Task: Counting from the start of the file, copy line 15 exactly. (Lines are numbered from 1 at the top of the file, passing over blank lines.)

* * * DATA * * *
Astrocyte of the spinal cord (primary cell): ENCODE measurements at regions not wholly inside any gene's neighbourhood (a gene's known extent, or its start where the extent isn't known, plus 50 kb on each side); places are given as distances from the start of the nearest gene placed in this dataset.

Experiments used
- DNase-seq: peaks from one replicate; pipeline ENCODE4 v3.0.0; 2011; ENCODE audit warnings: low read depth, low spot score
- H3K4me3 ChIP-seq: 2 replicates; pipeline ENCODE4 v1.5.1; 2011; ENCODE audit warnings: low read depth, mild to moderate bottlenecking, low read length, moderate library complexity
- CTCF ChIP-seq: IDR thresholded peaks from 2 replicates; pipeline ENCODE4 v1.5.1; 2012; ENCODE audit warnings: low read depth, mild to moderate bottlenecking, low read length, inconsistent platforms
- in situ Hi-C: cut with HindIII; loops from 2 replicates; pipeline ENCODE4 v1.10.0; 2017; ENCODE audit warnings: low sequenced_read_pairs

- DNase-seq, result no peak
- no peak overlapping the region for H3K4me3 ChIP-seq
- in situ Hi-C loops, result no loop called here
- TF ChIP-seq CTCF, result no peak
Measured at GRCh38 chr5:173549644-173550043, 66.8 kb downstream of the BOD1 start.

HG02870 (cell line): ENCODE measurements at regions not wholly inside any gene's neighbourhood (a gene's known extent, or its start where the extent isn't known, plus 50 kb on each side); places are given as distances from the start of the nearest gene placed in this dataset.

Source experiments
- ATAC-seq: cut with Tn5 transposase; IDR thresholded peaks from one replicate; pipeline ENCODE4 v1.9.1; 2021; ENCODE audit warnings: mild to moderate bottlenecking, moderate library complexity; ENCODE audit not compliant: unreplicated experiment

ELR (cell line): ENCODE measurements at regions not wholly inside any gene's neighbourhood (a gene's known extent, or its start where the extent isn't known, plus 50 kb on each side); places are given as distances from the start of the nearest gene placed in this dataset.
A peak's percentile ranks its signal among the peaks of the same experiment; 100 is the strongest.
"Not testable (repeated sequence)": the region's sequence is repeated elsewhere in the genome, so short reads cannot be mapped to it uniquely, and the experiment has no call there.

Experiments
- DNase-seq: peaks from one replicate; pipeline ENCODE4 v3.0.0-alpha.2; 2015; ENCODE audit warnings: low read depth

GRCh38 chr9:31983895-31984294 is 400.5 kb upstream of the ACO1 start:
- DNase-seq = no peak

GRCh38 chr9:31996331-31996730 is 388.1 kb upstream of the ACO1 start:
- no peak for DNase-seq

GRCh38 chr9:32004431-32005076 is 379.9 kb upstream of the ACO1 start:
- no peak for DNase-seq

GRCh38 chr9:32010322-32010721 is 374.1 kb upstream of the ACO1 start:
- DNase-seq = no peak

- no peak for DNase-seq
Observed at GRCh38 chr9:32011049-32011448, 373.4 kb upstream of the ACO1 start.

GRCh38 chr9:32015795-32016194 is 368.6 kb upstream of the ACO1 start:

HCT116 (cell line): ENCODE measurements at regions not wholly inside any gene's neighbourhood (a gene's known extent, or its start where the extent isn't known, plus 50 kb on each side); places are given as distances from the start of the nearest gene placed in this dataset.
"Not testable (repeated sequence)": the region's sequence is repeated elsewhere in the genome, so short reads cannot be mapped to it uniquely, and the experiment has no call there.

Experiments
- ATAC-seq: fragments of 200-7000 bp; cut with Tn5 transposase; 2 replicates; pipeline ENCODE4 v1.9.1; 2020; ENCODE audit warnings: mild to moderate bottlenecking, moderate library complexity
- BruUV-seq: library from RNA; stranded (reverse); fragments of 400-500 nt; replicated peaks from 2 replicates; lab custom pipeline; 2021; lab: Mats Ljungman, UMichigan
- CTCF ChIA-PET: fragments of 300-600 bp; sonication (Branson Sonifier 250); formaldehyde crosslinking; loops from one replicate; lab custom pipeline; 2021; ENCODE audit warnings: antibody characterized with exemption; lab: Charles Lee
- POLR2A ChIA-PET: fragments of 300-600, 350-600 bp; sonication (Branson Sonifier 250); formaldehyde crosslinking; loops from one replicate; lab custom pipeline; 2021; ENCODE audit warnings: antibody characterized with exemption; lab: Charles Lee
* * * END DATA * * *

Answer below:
ELR (cell line): ENCODE measurements at regions not wholly inside any gene's neighbourhood (a gene's known extent, or its start where the extent isn't known, plus 50 kb on each side); places are given as distances from the start of the nearest gene placed in this dataset.